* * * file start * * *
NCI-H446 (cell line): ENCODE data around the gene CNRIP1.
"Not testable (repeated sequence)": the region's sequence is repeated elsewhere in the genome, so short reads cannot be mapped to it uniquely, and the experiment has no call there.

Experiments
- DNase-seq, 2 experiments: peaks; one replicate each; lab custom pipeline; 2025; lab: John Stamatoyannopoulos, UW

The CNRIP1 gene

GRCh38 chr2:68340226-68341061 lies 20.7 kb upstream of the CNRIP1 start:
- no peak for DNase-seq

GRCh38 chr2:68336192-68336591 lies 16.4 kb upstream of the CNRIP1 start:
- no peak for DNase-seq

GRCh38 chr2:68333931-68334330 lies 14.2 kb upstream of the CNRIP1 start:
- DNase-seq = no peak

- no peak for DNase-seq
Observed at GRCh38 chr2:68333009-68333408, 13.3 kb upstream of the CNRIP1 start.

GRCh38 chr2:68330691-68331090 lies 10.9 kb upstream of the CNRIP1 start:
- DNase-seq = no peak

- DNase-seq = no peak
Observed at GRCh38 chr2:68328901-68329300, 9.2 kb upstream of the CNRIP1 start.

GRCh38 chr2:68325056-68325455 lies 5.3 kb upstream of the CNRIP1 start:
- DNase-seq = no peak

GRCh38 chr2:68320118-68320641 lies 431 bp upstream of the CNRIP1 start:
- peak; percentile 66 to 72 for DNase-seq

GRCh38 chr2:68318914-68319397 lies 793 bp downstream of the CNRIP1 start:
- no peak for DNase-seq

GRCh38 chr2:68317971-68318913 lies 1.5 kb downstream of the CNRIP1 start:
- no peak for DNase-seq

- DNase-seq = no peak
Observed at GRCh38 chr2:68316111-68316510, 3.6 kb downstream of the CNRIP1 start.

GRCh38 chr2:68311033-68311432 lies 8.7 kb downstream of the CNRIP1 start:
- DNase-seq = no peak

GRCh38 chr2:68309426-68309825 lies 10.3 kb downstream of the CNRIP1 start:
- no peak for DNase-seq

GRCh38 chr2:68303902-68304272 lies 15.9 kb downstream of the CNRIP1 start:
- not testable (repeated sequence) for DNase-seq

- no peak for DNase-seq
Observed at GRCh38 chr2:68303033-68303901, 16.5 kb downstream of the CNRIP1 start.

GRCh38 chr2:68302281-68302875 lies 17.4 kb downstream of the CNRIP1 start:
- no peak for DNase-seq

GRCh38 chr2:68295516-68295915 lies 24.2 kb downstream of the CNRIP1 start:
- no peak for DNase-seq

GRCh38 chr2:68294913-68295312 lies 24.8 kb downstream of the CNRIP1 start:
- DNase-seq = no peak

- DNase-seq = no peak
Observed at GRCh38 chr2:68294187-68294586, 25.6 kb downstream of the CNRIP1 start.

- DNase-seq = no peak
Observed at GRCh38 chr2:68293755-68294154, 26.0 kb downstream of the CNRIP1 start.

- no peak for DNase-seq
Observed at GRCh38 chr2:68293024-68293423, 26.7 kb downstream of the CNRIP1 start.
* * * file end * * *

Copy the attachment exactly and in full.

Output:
NCI-H446 (cell line): ENCODE data around the gene CNRIP1.
"Not testable (repeated sequence)": the region's sequence is repeated elsewhere in the genome, so short reads cannot be mapped to it uniquely, and the experiment has no call there.

Experiments
- DNase-seq, 2 experiments: peaks; one replicate each; lab custom pipeline; 2025; lab: John Stamatoyannopoulos, UW

The CNRIP1 gene

GRCh38 chr2:68340226-68341061 lies 20.7 kb upstream of the CNRIP1 start:
- no peak for DNase-seq

GRCh38 chr2:68336192-68336591 lies 16.4 kb upstream of the CNRIP1 start:
- no peak for DNase-seq

GRCh38 chr2:68333931-68334330 lies 14.2 kb upstream of the CNRIP1 start:
- DNase-seq = no peak

- no peak for DNase-seq
Observed at GRCh38 chr2:68333009-68333408, 13.3 kb upstream of the CNRIP1 start.

GRCh38 chr2:68330691-68331090 lies 10.9 kb upstream of the CNRIP1 start:
- DNase-seq = no peak

- DNase-seq = no peak
Observed at GRCh38 chr2:68328901-68329300, 9.2 kb upstream of the CNRIP1 start.

GRCh38 chr2:68325056-68325455 lies 5.3 kb upstream of the CNRIP1 start:
- DNase-seq = no peak

GRCh38 chr2:68320118-68320641 lies 431 bp upstream of the CNRIP1 start:
- peak; percentile 66 to 72 for DNase-seq

GRCh38 chr2:68318914-68319397 lies 793 bp downstream of the CNRIP1 start:
- no peak for DNase-seq

GRCh38 chr2:68317971-68318913 lies 1.5 kb downstream of the CNRIP1 start:
- no peak for DNase-seq

- DNase-seq = no peak
Observed at GRCh38 chr2:68316111-68316510, 3.6 kb downstream of the CNRIP1 start.

GRCh38 chr2:68311033-68311432 lies 8.7 kb downstream of the CNRIP1 start:
- DNase-seq = no peak

GRCh38 chr2:68309426-68309825 lies 10.3 kb downstream of the CNRIP1 start:
- no peak for DNase-seq

GRCh38 chr2:68303902-68304272 lies 15.9 kb downstream of the CNRIP1 start:
- not testable (repeated sequence) for DNase-seq

- no peak for DNase-seq
Observed at GRCh38 chr2:68303033-68303901, 16.5 kb downstream of the CNRIP1 start.

GRCh38 chr2:68302281-68302875 lies 17.4 kb downstream of the CNRIP1 start:
- no peak for DNase-seq

GRCh38 chr2:68295516-68295915 lies 24.2 kb downstream of the CNRIP1 start:
- no peak for DNase-seq

GRCh38 chr2:68294913-68295312 lies 24.8 kb downstream of the CNRIP1 start:
- DNase-seq = no peak

- DNase-seq = no peak
Observed at GRCh38 chr2:68294187-68294586, 25.6 kb downstream of the CNRIP1 start.

- DNase-seq = no peak
Observed at GRCh38 chr2:68293755-68294154, 26.0 kb downstream of the CNRIP1 start.

- no peak for DNase-seq
Observed at GRCh38 chr2:68293024-68293423, 26.7 kb downstream of the CNRIP1 start.